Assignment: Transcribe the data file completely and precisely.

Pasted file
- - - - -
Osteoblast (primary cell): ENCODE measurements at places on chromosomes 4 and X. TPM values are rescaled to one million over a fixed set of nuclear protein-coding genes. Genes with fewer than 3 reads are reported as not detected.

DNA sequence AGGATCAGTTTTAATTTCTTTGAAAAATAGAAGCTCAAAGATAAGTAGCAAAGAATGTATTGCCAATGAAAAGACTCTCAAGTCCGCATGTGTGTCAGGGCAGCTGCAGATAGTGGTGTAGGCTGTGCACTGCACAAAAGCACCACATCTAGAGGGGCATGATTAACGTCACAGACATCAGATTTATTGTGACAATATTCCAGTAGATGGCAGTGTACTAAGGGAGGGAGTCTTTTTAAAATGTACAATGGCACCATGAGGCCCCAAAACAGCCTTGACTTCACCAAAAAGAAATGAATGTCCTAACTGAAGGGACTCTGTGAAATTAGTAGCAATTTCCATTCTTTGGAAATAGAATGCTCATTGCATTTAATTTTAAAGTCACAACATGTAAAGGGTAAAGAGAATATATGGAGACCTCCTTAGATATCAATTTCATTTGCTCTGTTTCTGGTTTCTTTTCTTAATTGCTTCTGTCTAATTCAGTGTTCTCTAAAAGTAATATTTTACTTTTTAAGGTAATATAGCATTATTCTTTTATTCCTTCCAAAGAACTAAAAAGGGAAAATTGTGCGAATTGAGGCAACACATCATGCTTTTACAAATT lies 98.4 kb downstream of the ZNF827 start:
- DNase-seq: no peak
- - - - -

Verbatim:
Osteoblast (primary cell): ENCODE measurements at places on chromosomes 4 and X. TPM values are rescaled to one million over a fixed set of nuclear protein-coding genes. Genes with fewer than 3 reads are reported as not detected.

DNA sequence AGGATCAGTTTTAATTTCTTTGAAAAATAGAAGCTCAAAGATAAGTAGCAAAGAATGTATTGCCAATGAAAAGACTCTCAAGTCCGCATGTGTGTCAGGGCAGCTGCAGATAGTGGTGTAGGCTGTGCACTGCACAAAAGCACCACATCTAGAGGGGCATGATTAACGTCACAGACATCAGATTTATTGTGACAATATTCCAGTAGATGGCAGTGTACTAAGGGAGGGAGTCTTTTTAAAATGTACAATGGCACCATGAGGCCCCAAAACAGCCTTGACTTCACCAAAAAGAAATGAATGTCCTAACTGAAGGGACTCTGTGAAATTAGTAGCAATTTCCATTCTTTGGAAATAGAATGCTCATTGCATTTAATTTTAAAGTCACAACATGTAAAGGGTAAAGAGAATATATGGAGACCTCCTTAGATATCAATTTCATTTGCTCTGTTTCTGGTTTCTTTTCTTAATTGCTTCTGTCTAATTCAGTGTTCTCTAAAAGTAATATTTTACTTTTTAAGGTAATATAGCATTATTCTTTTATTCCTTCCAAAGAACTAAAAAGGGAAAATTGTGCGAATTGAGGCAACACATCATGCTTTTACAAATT lies 98.4 kb downstream of the ZNF827 start:
- DNase-seq: no peak